Why is it so important we remember on Remembrance Day?
Lest we forget. We think we won’t but all too often we do.
We fall into the trap, telling ourselves we’ll remember. But we won’t—life gets busy and details are forgotten. I can barely remember what I had for dinner last night. It’s for this reason I’m writing my Dad’s history so we will never forget the details. And maybe you’ll learn something new too. Did you know there were Boy Soldiers enlisted in the World War II?
If you’ve ever talked with my Dad, you know he loves the military. Why? Because he’s a vet. This was news to me until recently. I knew he’d enlisted as a boy soldier (underage) and trained but the war ended before Dad could get over to Europe or the Pacific. That’s all I knew.
My Mom told me the story and these are mostly her words (with a little editing.)
Dad’s Soldier Story, 1944-45
Dad trained with the Canadian Technical Training Corp which allowed underage boys to enlist. They were trained in basic military and speciality trades the army had need for.
Their Motto: “They served to learn, they learned to serve”
They were called Boy Soldiers because underage boys were allowed to join the service but they could not go overseas until they turned eighteen.
A friend of Dad’s mentioned the opportunity to enlist when he was home on leave; Dad could join up even if he was seventeen.
In September of 1944, Dad and another friend took the train to the London, Ontario, Recruiting station on Dundas St. which was for all the services—Army, Air force and Navy. There, they were given forms to fill out; they also had to get their school marks, their teacher’s and parent’s signatures. These forms were mailed back into the Recruiting Office.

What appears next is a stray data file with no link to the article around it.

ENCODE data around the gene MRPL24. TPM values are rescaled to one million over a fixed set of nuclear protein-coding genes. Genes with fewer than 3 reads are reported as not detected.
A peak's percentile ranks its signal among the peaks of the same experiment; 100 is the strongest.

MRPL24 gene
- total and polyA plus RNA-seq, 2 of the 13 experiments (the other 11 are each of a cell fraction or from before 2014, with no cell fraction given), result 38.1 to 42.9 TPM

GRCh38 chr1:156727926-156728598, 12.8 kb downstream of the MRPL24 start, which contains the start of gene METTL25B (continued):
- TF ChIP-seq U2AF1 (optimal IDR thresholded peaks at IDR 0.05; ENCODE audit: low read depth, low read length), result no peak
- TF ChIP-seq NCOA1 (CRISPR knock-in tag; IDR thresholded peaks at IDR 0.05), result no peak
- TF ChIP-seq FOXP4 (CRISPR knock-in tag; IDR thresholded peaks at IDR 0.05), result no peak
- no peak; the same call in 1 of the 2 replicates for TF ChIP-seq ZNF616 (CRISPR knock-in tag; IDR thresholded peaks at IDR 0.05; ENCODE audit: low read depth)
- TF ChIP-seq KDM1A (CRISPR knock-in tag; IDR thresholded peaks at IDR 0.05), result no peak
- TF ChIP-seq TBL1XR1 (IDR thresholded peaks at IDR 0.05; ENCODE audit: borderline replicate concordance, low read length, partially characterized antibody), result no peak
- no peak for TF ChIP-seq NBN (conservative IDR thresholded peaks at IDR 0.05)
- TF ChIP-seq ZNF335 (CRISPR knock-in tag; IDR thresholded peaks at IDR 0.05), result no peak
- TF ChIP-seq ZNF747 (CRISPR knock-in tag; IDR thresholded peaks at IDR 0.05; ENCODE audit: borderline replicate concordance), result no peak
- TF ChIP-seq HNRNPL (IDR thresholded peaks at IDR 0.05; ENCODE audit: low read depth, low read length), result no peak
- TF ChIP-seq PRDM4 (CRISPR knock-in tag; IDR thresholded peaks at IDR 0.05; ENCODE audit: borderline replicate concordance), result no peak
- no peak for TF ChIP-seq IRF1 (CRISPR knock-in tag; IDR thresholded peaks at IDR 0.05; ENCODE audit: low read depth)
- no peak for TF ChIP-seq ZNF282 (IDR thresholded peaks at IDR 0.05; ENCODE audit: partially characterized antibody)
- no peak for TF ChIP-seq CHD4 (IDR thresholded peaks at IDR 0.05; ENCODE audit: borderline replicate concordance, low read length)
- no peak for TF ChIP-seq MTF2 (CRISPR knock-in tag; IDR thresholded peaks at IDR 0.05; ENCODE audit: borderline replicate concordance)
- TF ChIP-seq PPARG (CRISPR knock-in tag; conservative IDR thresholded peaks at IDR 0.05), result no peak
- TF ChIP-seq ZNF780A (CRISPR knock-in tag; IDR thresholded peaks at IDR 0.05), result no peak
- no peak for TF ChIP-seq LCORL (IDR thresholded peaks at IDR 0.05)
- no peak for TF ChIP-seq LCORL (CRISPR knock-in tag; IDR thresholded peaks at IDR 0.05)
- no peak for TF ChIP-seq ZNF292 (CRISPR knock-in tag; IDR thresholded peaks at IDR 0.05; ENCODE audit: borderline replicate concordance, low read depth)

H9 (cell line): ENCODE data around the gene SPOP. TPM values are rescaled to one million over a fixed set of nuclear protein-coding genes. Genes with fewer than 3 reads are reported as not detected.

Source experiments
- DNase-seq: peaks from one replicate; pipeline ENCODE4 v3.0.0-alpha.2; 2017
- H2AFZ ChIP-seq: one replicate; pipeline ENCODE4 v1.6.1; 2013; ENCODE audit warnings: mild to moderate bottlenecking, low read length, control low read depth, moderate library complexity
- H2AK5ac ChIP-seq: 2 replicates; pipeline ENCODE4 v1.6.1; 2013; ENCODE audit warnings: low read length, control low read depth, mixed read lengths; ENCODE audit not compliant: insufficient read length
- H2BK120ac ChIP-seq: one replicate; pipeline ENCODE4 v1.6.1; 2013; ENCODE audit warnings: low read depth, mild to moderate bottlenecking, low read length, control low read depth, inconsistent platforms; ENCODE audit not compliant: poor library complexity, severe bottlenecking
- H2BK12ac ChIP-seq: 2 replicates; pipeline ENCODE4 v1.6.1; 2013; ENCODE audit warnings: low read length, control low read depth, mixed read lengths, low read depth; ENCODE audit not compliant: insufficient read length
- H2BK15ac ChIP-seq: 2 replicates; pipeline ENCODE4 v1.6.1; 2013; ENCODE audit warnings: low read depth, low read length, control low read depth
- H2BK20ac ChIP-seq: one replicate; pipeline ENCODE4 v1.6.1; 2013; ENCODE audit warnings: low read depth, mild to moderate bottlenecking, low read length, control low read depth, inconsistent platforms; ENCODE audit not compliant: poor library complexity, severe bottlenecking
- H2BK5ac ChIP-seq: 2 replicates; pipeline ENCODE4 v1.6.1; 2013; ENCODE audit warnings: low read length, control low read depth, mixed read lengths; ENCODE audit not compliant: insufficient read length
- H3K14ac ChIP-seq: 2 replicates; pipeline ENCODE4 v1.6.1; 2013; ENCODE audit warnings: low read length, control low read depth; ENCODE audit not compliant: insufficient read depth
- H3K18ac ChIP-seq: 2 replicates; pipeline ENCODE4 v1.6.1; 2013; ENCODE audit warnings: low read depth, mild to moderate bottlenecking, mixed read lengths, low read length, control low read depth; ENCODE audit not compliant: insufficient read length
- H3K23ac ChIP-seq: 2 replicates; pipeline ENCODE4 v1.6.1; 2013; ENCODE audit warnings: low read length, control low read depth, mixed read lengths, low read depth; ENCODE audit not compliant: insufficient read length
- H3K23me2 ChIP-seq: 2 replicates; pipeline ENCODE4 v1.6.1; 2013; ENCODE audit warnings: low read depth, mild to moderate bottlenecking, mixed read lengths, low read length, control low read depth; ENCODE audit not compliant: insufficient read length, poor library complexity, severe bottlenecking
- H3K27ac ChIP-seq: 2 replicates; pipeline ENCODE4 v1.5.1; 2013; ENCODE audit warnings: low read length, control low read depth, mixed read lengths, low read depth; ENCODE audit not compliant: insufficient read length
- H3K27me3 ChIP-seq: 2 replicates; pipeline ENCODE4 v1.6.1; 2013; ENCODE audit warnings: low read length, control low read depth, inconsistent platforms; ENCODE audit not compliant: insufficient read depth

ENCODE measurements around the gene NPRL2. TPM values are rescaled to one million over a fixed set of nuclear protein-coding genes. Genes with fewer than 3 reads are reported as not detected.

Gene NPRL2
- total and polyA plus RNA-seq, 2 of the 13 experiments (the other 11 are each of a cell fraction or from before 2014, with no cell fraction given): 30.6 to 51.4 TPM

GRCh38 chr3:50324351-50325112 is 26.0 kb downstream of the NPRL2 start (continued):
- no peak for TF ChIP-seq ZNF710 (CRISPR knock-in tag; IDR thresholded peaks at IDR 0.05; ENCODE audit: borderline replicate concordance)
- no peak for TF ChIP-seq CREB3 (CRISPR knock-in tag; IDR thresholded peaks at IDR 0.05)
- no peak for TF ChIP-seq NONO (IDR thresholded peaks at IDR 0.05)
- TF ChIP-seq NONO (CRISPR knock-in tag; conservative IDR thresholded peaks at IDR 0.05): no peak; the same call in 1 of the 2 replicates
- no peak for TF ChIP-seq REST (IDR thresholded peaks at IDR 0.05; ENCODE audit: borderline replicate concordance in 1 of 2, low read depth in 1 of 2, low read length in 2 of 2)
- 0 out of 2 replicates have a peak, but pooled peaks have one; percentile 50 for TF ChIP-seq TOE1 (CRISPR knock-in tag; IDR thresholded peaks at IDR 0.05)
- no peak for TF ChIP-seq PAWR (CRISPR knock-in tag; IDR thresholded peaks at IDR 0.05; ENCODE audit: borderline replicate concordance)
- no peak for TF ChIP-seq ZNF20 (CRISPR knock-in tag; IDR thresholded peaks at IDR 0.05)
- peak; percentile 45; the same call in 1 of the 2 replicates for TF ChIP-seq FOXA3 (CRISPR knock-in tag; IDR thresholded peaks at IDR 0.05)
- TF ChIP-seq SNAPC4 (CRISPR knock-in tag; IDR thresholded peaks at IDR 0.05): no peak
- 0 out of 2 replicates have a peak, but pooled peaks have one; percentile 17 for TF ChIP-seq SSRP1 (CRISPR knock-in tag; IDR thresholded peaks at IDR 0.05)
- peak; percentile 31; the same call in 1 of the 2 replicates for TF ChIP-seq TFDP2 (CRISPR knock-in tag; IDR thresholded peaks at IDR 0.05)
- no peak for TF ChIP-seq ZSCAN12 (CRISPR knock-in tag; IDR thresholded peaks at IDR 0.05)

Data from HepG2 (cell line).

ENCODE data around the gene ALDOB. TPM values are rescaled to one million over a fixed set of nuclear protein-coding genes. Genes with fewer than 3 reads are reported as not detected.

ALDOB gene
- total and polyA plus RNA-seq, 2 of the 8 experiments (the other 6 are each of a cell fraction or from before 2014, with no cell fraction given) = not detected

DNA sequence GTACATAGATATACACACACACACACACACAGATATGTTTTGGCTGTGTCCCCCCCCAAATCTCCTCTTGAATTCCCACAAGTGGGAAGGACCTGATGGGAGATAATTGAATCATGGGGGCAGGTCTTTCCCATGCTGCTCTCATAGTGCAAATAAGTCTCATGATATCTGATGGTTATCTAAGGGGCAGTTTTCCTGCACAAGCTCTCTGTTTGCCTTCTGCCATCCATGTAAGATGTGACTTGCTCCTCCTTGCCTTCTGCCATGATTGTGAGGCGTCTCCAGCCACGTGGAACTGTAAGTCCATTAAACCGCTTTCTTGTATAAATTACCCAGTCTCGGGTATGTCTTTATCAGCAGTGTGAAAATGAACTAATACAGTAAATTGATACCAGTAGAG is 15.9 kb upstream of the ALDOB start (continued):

Mid October my Dad got word, along with a train ticket, to report to London. His friend didn’t pass, for medical reasons. Dad boarded the train, alone, and rode to London where he was met by Army trucks—his ride to Wolseley Barracks.
Let me just pause here. As a mother of a sixteen year old, I can’t even imagine letting my son go off to enlist, with the possibility of them leaving to go to war. Mothers, fathers and families were so brave as they let their loved ones go.
Once at the barracks he was registered, documents were checked and he was assigned a barrack and a bunk.
Gordon Arnott became a Boy Soldier, on November 2, 1944. His pay was 70 cents a day. Over the next days their pictures were taken, and he was issued equipment, uniforms, regimental number, identification card and dog tags. They participated in drills on the Parade square.
After he was settled in and all the administration completed, Dad was given a 48 hour pass to go home. At that point he was assigned to Hamilton for his basic training. He stayed there until May 1945, becoming a Private in February at $1.30 a day.
After that, Dad was assigned to Woodstock for training as a truck driver for six weeks in mid-May. The war in Europe had just ended but there was still fighting in the Pacific.
At the end of June, Dad was sent back to Hamilton. The Army was asking for volunteers for the war in the Pacific but he was still not eighteen so he couldn’t go. Then the war in the Pacific ended on August 1945. Dad had just finally turned eighteen but he was sent back to Wolseley Barracks in London for discharge. He was sent back to where he’d enlisted. On August 18th, 1045, Gordon Arnott’s discharge came through. He has never forgotten this time in his life and would not change one day for the memorable experience.
His love for history, especially the World Wars and military aircraft remains. He spent countless hours assembling models of all kinds of military planes in our basement.
My Father has instilled in each of his seven children, a respect for military personnel and their families. He has reminded us over the years of Canada’s bravery in fighting alongside our Allies. I choke up every time I sit at a Remembrance Day service or see a vet. He gave us a love of our proud Canadian military heritage. Thank you Dad.
Lest we forget.
**this is a personal recollection. Any mistakes are my own.